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Whether there can be a virtue about games?

Objection 1: It would seem that there cannot be a virtue about games. For Ambrose says (De Offic. i, 23): "Our Lord said: 'Woe to you who laugh, for you shall weep.' Wherefore I consider that all, and not only excessive, games should be avoided." Now that which can be done virtuously is not to be avoided altogether. Therefore there cannot be a virtue about games.

Objection 2: Further, "Virtue is that which God forms in us, without us," as stated above (FS, Q[55], A[4]). Now Chrysostom says [*Hom. vi in Matth.]: "It is not God, but the devil, that is the author of fun. Listen to what happened to those who played: 'The people sat down to eat and drink, and they rose up to play.'" Therefore there can be no virtue about games.

Objection 3: Further, the Philosopher says (Ethic. x, 6) that "playful actions are not directed to something else." But it is a requisite of virtue that the agent in choosing should "direct his action to something else," as the Philosopher states (Ethic. ii, 4). Therefore there can be no virtue about games.

On the contrary, Augustine says (Music. ii, 15): "I pray thee, spare thyself at times: for it becomes a wise man sometimes to relax the high pressure of his attention to work." Now this relaxation of the mind from work consists in playful words or deeds. Therefore it becomes a wise and virtuous man to have recourse to such things at times. Moreover the Philosopher [*Ethic. ii, 7; iv, 8] assigns to games the virtue of {eutrapelia}, which we may call "pleasantness."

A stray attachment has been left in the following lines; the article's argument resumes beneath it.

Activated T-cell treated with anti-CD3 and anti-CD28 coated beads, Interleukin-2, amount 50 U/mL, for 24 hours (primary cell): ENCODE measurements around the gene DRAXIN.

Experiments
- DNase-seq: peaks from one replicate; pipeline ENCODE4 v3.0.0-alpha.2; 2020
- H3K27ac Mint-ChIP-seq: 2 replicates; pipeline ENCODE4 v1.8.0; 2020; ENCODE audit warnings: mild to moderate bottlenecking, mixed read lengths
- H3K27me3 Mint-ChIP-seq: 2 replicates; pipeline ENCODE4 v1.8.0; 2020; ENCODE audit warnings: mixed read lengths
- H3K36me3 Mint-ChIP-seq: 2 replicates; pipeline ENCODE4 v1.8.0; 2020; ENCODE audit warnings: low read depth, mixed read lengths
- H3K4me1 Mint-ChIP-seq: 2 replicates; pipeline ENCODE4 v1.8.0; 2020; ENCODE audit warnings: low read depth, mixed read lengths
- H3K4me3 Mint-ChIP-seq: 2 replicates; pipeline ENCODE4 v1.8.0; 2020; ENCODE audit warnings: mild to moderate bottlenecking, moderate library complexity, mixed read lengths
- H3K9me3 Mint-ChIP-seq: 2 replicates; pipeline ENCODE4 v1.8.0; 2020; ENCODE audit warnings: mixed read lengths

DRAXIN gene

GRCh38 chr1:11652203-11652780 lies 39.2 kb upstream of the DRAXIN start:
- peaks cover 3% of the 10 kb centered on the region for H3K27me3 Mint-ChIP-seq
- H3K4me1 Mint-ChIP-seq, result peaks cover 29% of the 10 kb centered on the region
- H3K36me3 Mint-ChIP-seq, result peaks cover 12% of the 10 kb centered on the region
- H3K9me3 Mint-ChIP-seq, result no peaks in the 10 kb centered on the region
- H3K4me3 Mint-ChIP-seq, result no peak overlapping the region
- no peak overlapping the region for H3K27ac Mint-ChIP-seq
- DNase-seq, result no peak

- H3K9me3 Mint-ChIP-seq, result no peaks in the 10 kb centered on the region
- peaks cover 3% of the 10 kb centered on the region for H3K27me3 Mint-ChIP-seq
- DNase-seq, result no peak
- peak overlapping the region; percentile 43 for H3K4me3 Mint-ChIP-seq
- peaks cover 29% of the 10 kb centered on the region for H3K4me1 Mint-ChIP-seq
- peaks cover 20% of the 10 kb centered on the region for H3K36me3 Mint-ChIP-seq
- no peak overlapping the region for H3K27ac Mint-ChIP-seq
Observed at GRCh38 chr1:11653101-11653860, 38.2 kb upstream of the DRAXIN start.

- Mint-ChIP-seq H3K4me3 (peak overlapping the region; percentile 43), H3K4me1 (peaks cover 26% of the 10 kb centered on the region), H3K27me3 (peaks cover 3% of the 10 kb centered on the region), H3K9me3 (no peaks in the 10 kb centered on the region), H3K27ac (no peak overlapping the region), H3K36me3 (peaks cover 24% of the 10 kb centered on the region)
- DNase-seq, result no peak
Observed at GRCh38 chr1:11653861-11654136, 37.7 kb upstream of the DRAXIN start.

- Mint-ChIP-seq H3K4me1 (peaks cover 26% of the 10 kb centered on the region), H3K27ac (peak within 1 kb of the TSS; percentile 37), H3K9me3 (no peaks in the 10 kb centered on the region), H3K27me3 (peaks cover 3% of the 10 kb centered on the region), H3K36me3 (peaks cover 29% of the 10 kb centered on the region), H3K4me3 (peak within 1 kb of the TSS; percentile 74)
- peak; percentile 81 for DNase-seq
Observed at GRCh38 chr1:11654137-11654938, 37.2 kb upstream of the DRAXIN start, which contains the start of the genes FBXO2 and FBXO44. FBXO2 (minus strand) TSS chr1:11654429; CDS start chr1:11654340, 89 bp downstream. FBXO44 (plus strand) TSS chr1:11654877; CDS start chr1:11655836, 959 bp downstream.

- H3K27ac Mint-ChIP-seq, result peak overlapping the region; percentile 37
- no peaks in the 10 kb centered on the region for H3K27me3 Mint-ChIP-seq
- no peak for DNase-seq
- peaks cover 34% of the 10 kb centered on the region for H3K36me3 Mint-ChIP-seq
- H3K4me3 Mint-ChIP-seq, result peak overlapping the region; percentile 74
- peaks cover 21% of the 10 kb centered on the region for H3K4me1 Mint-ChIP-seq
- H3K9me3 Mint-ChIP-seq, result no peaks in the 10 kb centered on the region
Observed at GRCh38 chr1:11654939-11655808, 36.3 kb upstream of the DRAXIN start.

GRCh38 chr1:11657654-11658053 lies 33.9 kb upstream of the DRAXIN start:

I answer that, Just as man needs bodily rest for the body's refreshment, because he cannot always be at work, since his power is finite and equal to a certain fixed amount of labor, so too is it with his soul, whose power is also finite and equal to a fixed amount of work. Consequently when he goes beyond his measure in a certain work, he is oppressed and becomes weary, and all the more since when the soul works, the body is at work likewise, in so far as the intellective soul employs forces that operate through bodily organs. Now sensible goods are connatural to man, and therefore, when the soul arises above sensibles, through being intent on the operations of reason, there results in consequence a certain weariness of soul, whether the operations with which it is occupied be those of the practical or of the speculative reason. Yet this weariness is greater if the soul be occupied with the work of contemplation, since thereby it is raised higher above sensible things; although perhaps certain outward works of the practical reason entail a greater bodily labor. In either case, however, one man is more soul-wearied than another, according as he is more intensely occupied with works of reason. Now just as weariness of the body is dispelled by resting the body, so weariness of the soul must needs be remedied by resting the soul: and the soul's rest is pleasure, as stated above (FS, Q[25], A[2]; FS, Q[31], A[1], ad 2). Consequently, the remedy for weariness of soul must needs consist in the application of some pleasure, by slackening the tension of the reason's study. Thus in the Conferences of the Fathers xxiv, 21, it is related of Blessed John the Evangelist, that when some people were scandalized on finding him playing together with his disciples, he is said to have told one of them who carried a bow to shoot an arrow. And when the latter had done this several times, he asked him whether he could do it indefinitely, and the man answered that if he continued doing it, the bow would break. Whence the Blessed John drew the inference that in like manner man's mind would break if its tension were never relaxed.